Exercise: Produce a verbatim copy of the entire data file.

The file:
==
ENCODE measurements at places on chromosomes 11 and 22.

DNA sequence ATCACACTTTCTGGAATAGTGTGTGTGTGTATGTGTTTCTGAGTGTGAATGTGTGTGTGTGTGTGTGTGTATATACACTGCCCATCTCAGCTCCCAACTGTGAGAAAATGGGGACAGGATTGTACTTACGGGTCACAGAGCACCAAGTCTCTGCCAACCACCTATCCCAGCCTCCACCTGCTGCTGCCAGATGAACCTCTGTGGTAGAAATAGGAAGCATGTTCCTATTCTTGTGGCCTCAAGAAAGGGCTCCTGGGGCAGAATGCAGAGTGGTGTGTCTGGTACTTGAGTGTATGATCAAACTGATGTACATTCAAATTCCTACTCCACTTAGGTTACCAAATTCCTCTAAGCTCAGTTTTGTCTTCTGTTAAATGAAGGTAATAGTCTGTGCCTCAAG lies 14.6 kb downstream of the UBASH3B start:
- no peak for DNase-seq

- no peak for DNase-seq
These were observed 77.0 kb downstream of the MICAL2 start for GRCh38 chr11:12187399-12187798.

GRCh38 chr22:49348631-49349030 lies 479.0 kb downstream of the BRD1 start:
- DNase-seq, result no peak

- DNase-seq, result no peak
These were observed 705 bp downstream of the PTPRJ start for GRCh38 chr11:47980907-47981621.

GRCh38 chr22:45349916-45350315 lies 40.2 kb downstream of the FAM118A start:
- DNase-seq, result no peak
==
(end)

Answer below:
ENCODE measurements at places on chromosomes 11 and 22.

DNA sequence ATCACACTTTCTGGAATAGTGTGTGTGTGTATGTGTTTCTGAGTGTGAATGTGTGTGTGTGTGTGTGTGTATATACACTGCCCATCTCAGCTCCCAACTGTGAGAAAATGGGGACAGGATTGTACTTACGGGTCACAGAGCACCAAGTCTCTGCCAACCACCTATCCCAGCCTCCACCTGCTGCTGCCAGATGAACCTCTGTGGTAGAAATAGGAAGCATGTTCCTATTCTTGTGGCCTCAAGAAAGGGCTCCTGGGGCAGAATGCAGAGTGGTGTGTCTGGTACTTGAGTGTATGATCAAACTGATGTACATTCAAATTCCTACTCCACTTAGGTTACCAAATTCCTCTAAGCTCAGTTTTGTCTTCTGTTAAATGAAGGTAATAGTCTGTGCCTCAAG lies 14.6 kb downstream of the UBASH3B start:
- no peak for DNase-seq

- no peak for DNase-seq
These were observed 77.0 kb downstream of the MICAL2 start for GRCh38 chr11:12187399-12187798.

GRCh38 chr22:49348631-49349030 lies 479.0 kb downstream of the BRD1 start:
- DNase-seq, result no peak

- DNase-seq, result no peak
These were observed 705 bp downstream of the PTPRJ start for GRCh38 chr11:47980907-47981621.

GRCh38 chr22:45349916-45350315 lies 40.2 kb downstream of the FAM118A start:
- DNase-seq, result no peak